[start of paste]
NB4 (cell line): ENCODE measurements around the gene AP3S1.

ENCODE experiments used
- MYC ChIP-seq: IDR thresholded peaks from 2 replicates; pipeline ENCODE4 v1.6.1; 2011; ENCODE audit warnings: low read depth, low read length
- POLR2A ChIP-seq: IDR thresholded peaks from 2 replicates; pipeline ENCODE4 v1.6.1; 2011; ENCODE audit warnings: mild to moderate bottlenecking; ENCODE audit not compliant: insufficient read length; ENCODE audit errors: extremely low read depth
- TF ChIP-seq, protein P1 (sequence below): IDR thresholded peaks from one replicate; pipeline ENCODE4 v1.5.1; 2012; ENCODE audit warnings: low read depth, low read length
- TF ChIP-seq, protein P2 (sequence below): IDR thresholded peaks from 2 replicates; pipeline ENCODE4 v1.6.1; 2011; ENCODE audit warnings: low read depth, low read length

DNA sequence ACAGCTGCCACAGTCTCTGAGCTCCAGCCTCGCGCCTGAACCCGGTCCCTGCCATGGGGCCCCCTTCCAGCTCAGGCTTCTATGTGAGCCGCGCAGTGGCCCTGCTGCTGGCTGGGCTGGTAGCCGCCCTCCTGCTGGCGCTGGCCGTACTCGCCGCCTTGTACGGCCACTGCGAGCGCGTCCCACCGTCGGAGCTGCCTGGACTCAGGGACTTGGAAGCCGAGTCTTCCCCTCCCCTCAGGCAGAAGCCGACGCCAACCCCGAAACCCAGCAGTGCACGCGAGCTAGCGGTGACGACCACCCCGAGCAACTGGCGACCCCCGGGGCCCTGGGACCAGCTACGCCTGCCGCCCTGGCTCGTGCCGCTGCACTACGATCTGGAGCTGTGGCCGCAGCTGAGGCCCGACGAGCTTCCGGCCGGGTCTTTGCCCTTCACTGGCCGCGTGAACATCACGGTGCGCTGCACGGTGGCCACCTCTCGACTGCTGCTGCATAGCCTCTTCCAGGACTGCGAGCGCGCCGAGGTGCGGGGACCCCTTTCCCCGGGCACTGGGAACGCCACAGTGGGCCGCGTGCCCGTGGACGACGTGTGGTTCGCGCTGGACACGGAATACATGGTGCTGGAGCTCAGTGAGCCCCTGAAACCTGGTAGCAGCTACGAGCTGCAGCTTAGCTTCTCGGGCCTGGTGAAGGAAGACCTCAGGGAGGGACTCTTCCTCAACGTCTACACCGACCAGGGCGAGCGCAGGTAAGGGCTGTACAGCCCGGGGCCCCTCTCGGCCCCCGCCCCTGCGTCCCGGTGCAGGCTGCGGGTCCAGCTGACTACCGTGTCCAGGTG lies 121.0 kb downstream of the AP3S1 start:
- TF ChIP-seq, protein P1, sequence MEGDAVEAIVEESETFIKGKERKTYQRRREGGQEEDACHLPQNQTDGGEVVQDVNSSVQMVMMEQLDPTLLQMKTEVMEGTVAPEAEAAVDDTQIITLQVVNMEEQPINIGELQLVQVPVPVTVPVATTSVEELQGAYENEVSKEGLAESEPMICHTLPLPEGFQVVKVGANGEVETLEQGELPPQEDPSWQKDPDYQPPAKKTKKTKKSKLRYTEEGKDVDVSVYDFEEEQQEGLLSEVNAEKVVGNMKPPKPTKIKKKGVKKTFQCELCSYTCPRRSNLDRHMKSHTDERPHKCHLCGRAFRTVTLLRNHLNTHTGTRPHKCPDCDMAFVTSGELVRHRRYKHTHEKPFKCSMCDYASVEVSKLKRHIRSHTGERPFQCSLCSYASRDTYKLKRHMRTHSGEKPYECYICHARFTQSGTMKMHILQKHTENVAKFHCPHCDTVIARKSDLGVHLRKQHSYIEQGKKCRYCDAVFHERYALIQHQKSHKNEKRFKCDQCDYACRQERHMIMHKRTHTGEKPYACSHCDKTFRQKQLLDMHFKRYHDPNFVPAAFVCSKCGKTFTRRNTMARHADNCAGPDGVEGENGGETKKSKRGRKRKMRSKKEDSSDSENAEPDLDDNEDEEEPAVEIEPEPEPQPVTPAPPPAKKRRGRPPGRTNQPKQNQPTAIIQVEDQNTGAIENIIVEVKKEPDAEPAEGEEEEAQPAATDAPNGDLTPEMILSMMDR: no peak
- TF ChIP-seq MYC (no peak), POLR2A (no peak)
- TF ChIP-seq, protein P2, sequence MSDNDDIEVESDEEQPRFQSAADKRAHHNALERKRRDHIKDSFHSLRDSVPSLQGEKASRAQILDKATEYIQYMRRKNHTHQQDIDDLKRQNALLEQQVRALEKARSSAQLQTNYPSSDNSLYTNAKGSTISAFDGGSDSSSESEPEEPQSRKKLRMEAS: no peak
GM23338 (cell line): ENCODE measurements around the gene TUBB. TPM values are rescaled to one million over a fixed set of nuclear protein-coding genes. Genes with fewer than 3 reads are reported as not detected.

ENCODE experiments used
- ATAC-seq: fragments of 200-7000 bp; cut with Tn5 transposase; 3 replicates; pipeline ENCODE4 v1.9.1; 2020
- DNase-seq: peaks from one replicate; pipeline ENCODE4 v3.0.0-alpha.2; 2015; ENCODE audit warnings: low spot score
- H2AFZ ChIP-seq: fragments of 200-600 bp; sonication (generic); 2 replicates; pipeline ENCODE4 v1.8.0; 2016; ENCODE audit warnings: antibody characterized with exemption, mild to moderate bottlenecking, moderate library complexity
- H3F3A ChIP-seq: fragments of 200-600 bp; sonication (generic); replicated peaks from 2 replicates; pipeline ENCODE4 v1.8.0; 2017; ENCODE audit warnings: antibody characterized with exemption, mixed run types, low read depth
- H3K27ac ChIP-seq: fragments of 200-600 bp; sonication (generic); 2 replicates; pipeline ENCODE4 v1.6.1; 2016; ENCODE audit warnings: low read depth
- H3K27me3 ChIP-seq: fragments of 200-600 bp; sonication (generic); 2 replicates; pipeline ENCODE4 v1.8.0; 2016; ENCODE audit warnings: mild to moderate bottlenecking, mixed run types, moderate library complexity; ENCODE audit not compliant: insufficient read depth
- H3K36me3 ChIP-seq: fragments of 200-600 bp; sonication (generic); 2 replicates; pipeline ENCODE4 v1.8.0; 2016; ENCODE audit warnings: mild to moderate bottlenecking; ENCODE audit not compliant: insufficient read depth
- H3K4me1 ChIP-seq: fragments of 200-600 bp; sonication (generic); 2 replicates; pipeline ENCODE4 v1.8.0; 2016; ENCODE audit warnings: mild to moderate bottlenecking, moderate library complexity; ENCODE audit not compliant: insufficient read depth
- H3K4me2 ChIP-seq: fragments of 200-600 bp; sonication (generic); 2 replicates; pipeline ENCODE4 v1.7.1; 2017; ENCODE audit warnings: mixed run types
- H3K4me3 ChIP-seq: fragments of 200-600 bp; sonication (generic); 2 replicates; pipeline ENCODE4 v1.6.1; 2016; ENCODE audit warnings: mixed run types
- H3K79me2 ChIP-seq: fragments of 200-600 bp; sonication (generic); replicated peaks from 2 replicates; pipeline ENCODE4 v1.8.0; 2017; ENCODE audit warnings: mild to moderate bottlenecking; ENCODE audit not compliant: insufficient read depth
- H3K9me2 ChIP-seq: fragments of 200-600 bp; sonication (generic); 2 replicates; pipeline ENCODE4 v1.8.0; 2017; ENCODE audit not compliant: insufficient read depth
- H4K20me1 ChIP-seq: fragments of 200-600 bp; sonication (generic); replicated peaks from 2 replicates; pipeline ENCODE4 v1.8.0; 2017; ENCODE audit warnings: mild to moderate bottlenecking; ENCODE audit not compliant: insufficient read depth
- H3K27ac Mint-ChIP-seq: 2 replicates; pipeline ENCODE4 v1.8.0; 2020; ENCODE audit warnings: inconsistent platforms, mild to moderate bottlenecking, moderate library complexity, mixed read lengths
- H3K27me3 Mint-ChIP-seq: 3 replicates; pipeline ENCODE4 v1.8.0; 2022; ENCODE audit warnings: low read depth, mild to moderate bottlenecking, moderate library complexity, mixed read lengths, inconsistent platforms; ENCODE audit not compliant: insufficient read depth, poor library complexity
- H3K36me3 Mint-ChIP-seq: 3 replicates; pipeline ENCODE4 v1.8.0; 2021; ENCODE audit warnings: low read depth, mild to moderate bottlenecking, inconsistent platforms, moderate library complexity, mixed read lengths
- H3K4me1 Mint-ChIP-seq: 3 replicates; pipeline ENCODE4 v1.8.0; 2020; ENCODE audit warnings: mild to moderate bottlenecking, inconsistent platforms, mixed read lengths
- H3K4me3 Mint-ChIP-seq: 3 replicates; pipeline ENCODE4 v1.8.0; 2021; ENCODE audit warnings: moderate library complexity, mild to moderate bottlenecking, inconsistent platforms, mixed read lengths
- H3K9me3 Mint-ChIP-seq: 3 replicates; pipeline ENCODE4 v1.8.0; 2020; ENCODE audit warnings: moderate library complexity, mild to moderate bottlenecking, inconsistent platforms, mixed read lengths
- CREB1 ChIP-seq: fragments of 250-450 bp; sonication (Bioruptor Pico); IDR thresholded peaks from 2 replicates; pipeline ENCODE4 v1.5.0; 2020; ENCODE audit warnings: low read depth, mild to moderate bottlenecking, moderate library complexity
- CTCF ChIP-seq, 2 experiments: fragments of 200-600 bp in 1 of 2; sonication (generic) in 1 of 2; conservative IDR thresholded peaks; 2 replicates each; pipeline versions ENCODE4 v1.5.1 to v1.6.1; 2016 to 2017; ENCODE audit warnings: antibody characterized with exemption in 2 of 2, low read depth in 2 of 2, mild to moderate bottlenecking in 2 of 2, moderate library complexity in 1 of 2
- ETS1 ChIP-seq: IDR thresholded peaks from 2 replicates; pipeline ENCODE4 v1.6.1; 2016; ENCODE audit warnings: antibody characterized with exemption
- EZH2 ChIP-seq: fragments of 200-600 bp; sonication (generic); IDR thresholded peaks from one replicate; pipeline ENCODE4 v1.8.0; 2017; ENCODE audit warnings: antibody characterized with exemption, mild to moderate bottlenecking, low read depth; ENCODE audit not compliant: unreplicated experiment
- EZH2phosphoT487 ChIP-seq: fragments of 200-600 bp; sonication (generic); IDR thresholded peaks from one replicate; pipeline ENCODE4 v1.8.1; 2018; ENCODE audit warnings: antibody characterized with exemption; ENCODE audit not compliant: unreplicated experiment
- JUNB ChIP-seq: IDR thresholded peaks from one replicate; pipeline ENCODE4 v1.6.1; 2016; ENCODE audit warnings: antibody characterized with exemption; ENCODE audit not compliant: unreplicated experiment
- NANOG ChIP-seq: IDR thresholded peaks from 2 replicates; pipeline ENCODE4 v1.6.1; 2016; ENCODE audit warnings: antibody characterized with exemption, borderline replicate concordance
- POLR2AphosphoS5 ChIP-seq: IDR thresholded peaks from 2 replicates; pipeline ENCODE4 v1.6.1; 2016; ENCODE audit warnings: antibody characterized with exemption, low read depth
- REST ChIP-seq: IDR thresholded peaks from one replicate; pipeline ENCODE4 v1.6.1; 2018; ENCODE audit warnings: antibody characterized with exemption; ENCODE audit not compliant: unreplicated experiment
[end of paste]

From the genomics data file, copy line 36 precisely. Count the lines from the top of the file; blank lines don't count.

- EZH2phosphoT487 ChIP-seq: fragments of 200-600 bp; sonication (generic); IDR thresholded peaks from one replicate; pipeline ENCODE4 v1.8.1; 2018; ENCODE audit warnings: antibody characterized with exemption; ENCODE audit not compliant: unreplicated experiment